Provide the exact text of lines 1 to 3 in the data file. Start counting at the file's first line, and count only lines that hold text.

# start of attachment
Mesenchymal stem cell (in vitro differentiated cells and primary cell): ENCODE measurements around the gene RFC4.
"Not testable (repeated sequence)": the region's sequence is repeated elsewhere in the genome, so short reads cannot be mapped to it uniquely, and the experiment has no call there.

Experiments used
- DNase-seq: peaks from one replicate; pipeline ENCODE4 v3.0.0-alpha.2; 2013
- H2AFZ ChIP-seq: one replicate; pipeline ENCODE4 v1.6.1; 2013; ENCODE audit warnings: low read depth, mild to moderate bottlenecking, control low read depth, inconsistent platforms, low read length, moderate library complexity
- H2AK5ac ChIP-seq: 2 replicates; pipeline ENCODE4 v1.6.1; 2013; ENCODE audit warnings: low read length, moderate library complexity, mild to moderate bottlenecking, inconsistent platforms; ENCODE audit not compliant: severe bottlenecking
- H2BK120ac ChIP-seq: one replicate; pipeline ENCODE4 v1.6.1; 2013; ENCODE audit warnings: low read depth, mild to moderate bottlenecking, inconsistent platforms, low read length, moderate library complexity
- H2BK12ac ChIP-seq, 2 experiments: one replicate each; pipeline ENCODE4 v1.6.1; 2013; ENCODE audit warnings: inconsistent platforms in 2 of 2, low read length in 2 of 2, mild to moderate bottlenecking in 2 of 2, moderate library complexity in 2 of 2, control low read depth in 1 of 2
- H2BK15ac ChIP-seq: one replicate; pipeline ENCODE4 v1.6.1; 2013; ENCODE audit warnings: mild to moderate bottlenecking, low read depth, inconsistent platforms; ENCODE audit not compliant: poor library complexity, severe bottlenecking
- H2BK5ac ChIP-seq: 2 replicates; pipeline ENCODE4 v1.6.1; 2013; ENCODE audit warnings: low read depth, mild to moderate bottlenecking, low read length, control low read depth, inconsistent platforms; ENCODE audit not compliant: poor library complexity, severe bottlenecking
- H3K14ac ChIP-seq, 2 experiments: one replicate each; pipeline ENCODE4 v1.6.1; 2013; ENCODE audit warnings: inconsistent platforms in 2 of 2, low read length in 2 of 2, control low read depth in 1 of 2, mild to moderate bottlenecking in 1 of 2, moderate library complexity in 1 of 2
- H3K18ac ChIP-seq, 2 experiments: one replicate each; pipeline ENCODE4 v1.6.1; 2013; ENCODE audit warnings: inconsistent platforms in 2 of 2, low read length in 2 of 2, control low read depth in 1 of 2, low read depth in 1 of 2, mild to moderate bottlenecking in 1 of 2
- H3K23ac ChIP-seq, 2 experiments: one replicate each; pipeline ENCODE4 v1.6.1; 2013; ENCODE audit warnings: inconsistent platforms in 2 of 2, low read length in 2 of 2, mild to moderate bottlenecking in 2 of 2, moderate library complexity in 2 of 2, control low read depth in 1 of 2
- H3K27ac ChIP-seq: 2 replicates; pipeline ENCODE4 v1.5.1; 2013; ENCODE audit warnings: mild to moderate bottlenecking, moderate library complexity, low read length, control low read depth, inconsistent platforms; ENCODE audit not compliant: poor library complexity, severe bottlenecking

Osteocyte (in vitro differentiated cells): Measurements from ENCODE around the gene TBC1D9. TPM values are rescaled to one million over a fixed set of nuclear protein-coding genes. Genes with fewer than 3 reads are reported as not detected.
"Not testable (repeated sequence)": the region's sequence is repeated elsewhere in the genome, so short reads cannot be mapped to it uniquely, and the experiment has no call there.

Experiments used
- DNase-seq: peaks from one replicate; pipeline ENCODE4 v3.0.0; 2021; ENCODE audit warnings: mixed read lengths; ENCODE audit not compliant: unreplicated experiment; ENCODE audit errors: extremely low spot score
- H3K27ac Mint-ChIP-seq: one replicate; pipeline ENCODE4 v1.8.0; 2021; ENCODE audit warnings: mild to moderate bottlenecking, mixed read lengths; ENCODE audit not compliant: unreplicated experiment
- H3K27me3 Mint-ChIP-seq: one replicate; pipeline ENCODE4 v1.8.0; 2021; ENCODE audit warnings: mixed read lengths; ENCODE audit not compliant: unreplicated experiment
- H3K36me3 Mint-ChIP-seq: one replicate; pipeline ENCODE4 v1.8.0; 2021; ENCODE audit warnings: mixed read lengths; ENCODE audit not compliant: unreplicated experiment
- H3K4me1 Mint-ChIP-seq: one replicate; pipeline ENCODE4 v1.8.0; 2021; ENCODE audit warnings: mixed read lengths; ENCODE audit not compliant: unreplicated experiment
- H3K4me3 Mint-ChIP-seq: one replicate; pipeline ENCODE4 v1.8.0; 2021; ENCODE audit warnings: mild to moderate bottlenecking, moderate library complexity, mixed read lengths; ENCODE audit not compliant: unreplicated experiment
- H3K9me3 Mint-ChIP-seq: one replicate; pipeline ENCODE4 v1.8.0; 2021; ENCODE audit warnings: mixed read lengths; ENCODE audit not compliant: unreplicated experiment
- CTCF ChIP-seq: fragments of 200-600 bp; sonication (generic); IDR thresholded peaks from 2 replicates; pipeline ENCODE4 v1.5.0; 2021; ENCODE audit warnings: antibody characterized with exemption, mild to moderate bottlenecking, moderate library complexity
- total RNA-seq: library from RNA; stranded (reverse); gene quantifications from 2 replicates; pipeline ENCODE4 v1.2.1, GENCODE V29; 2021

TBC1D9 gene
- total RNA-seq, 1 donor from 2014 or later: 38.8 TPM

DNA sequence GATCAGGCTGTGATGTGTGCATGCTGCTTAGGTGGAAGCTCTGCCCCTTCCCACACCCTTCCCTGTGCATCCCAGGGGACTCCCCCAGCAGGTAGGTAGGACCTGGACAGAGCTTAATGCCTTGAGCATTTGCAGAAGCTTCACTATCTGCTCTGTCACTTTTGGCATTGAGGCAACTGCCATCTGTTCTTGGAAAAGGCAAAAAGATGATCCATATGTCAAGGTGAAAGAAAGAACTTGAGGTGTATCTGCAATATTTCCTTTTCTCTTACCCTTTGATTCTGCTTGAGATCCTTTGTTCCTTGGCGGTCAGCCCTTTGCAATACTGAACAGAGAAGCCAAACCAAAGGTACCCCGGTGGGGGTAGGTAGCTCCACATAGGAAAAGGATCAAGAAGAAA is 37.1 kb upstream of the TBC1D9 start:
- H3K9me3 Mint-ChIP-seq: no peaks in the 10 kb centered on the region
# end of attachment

Mesenchymal stem cell (in vitro differentiated cells and primary cell): ENCODE measurements around the gene RFC4.
"Not testable (repeated sequence)": the region's sequence is repeated elsewhere in the genome, so short reads cannot be mapped to it uniquely, and the experiment has no call there.

Experiments used